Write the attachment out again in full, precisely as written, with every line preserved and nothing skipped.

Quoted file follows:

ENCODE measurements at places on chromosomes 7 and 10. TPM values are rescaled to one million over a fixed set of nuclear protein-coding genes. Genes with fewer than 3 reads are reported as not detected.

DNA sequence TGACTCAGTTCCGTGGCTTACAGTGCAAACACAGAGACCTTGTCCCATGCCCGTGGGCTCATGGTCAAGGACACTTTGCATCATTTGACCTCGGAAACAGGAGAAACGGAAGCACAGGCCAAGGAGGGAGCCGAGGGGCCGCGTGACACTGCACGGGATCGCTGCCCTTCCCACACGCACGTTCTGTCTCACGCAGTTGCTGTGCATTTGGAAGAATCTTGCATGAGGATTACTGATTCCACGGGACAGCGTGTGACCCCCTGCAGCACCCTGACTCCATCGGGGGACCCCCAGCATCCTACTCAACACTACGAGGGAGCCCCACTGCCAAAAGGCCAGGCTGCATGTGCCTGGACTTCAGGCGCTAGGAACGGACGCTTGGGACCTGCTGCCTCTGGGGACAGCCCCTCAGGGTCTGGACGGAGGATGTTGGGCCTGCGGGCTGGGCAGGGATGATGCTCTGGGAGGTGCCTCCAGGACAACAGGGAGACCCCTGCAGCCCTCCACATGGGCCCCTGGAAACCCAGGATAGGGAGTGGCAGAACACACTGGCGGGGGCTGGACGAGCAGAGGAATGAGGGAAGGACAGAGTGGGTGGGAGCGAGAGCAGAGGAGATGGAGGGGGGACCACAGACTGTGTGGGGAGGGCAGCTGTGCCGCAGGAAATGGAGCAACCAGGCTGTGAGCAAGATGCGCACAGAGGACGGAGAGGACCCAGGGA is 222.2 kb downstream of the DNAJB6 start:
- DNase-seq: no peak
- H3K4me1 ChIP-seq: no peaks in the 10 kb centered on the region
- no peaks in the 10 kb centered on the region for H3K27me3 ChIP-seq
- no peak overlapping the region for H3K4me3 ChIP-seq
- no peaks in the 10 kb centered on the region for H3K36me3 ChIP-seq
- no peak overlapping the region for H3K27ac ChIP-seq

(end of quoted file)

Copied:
ENCODE measurements at places on chromosomes 7 and 10. TPM values are rescaled to one million over a fixed set of nuclear protein-coding genes. Genes with fewer than 3 reads are reported as not detected.

DNA sequence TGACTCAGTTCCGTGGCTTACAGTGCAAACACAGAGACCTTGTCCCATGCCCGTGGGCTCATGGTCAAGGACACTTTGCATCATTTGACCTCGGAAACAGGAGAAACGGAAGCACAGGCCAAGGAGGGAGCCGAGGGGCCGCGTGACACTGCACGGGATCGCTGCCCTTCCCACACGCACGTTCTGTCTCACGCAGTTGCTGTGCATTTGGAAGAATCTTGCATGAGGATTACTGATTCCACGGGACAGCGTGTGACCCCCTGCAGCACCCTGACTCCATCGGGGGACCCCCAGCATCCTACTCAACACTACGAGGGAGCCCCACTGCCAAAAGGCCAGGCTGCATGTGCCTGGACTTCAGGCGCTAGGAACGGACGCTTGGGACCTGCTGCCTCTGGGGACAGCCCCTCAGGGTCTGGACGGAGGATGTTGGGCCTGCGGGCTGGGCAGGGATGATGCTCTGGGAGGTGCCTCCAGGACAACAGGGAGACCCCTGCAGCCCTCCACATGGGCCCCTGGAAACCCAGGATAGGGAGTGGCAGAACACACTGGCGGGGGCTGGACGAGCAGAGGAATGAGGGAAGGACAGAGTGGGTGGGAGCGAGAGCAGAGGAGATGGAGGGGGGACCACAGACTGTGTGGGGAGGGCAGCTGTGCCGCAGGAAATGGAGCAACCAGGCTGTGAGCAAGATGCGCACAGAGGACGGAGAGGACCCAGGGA is 222.2 kb downstream of the DNAJB6 start:
- DNase-seq: no peak
- H3K4me1 ChIP-seq: no peaks in the 10 kb centered on the region
- no peaks in the 10 kb centered on the region for H3K27me3 ChIP-seq
- no peak overlapping the region for H3K4me3 ChIP-seq
- no peaks in the 10 kb centered on the region for H3K36me3 ChIP-seq
- no peak overlapping the region for H3K27ac ChIP-seq